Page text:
MPs are to investigate how professional football in England and Wales is governed to see if it requires government intervention to reform it.
The cross-party committee will examine whether there is too much debt in the professional game.
It will also look at whether the rules requiring owners to be “fit and proper persons” are adequate.
Sports managers, club representatives and fans are among witnesses expected to be called by the committee.
The inquiry has been prompted by the rows relating to debts at Liverpool and Manchester United, as well as concerns about whether the current governance arrangements are fit for purpose.
The New England Sports Ventures (NESV), owner of the Boston Red Sox, bought Liverpool FC for £300m in October. The club said at the time that the sale reduced its “debt servicing obligations from £25m-£30m a year to £2m-£3m”.
And Manchester United was bought by the US-based Glazer family for £800m in 2005.
Critics say the family has saddled the club with massive debts, which has led to protests by supporters’ groups.
Governance models involving supporter trusts, and other schemes from the UK and abroad, will also be examined by MPs.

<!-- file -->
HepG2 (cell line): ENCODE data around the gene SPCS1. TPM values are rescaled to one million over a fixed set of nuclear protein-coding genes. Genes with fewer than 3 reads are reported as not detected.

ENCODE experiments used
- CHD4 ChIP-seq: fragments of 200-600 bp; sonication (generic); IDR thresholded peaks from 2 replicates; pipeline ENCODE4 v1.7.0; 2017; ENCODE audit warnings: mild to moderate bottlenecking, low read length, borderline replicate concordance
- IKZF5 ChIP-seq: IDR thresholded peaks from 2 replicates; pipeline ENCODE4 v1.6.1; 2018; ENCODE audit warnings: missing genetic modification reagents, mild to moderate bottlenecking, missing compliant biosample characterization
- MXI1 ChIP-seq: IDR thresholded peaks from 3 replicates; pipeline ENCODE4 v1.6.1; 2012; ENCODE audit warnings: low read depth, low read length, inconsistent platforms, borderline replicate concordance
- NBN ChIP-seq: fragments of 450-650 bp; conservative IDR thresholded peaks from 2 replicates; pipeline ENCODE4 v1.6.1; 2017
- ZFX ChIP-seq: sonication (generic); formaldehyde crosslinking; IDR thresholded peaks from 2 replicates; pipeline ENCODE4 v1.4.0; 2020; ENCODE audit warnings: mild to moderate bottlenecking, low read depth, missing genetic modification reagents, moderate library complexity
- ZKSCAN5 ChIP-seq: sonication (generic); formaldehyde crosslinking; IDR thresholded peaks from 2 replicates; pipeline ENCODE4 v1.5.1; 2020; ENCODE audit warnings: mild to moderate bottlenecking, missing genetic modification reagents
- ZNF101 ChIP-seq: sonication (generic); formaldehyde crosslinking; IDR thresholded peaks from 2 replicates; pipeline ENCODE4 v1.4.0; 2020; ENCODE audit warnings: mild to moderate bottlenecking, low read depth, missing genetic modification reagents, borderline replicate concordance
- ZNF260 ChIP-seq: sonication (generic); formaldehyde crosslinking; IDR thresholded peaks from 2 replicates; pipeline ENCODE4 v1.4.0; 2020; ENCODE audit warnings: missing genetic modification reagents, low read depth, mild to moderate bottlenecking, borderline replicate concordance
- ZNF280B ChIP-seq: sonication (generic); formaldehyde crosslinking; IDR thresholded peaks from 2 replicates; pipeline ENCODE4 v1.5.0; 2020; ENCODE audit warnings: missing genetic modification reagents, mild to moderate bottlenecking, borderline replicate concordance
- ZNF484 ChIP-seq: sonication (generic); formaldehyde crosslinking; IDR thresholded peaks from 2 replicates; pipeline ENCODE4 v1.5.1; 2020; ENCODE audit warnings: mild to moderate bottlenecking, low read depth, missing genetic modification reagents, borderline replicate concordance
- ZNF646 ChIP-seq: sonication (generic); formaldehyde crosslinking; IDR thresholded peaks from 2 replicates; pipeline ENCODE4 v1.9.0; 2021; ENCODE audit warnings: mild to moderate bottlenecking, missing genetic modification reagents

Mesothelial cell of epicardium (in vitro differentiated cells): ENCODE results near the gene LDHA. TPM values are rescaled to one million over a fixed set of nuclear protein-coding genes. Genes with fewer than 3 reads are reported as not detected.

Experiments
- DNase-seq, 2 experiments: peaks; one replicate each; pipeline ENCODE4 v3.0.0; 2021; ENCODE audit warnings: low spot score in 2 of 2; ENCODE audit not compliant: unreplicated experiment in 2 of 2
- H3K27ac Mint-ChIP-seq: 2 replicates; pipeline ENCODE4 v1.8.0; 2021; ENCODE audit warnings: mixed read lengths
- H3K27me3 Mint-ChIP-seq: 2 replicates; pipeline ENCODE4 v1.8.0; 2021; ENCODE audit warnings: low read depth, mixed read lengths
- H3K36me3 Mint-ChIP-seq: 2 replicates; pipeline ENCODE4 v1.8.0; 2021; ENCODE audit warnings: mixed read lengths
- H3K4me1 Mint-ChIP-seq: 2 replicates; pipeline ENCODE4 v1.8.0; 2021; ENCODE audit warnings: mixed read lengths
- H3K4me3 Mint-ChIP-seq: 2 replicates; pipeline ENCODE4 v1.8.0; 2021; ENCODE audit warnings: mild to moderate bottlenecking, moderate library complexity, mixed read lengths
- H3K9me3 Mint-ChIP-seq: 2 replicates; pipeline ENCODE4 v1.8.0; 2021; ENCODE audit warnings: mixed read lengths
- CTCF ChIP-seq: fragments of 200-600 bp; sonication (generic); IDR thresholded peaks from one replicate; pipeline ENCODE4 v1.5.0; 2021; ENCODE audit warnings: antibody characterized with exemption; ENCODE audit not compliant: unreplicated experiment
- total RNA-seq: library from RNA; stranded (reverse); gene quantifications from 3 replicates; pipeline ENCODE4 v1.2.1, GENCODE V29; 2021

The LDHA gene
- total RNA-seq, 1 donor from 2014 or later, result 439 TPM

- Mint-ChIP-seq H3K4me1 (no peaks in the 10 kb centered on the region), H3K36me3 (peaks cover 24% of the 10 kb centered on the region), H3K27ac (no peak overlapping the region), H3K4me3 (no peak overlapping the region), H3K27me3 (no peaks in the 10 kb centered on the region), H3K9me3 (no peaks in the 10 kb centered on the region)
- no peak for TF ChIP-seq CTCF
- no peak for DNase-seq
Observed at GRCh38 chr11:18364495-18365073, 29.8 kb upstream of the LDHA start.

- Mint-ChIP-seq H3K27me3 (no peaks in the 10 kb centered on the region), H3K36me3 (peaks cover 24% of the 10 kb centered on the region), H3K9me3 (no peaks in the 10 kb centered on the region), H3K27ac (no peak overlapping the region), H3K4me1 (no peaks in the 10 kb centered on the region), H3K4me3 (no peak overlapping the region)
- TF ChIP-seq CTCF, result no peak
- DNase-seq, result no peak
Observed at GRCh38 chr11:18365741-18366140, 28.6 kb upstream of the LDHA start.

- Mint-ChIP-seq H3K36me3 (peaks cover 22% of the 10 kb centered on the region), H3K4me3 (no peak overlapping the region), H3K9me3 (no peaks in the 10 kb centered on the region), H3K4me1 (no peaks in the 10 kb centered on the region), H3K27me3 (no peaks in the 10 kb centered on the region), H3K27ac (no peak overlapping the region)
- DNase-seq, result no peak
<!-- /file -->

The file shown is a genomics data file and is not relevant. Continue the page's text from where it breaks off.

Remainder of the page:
The chairman of the Commons Culture, Media and Sport Committee, John Whittingdale, said questions will be asked about whether football clubs should be treated differently from other commercial organisations.
The government’s coalition agreement promised to “encourage the reform of football governance rules to support the co-operative ownership of football clubs by supporters”.
Mr Whittingdale said: “There is widespread concern that the current governance arrangements are not fit for purpose.
“Our inquiry will look at the case for strategic government intervention and improved self-regulation and will consider models which involve supporters more in how clubs are run.
“We are keen to hear from a wide range of interested parties, including fans, as well as the clubs themselves and their own regulatory bodies.”